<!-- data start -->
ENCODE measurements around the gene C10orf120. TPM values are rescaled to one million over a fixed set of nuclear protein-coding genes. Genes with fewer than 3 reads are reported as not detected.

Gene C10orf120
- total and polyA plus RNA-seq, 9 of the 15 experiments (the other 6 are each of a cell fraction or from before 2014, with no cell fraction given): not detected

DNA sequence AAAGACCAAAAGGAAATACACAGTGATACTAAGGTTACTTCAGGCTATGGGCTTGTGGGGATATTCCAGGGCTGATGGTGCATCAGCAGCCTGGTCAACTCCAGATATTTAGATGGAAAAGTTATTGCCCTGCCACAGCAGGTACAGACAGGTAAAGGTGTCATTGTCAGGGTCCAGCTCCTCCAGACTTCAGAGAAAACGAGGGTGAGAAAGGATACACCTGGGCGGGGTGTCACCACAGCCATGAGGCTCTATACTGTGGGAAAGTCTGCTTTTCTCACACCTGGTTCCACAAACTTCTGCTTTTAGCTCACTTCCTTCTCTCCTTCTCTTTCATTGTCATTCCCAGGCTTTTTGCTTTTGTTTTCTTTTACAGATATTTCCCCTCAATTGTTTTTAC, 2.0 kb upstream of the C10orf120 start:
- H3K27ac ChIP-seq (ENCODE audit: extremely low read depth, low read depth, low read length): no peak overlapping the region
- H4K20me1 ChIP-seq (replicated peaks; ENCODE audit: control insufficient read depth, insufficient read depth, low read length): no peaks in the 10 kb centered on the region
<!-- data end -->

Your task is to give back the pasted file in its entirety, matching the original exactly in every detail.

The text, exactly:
ENCODE measurements around the gene C10orf120. TPM values are rescaled to one million over a fixed set of nuclear protein-coding genes. Genes with fewer than 3 reads are reported as not detected.

Gene C10orf120
- total and polyA plus RNA-seq, 9 of the 15 experiments (the other 6 are each of a cell fraction or from before 2014, with no cell fraction given): not detected

DNA sequence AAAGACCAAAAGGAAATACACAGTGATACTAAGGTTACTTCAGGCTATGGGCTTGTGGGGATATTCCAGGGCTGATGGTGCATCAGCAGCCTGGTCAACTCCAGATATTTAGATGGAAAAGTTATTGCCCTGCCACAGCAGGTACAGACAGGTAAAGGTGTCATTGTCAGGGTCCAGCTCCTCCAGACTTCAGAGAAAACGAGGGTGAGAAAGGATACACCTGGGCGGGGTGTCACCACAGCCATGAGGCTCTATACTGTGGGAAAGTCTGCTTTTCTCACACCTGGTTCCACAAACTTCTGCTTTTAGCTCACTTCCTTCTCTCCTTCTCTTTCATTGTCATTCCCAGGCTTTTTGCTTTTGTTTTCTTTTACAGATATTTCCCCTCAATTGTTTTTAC, 2.0 kb upstream of the C10orf120 start:
- H3K27ac ChIP-seq (ENCODE audit: extremely low read depth, low read depth, low read length): no peak overlapping the region
- H4K20me1 ChIP-seq (replicated peaks; ENCODE audit: control insufficient read depth, insufficient read depth, low read length): no peaks in the 10 kb centered on the region